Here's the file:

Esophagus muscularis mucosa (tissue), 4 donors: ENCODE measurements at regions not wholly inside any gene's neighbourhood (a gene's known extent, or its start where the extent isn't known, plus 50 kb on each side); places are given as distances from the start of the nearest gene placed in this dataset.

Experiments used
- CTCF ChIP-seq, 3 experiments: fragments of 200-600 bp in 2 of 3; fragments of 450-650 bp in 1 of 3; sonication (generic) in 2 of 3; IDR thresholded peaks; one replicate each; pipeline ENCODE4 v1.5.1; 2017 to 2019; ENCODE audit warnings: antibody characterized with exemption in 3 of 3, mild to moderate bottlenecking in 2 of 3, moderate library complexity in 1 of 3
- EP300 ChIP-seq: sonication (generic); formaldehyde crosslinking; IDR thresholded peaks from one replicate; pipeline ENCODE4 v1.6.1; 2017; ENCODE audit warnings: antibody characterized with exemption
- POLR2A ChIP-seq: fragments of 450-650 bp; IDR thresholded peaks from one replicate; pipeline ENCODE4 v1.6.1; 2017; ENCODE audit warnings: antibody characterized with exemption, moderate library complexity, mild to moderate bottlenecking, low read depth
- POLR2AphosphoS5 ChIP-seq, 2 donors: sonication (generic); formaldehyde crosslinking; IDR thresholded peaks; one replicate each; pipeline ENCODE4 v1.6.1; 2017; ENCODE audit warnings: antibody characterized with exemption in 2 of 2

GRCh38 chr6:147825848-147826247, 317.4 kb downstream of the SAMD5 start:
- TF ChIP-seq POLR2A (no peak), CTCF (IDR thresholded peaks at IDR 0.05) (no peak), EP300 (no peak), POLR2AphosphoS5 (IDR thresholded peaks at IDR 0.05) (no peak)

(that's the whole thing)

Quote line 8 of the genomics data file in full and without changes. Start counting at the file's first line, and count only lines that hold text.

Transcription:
- TF ChIP-seq POLR2A (no peak), CTCF (IDR thresholded peaks at IDR 0.05) (no peak), EP300 (no peak), POLR2AphosphoS5 (IDR thresholded peaks at IDR 0.05) (no peak)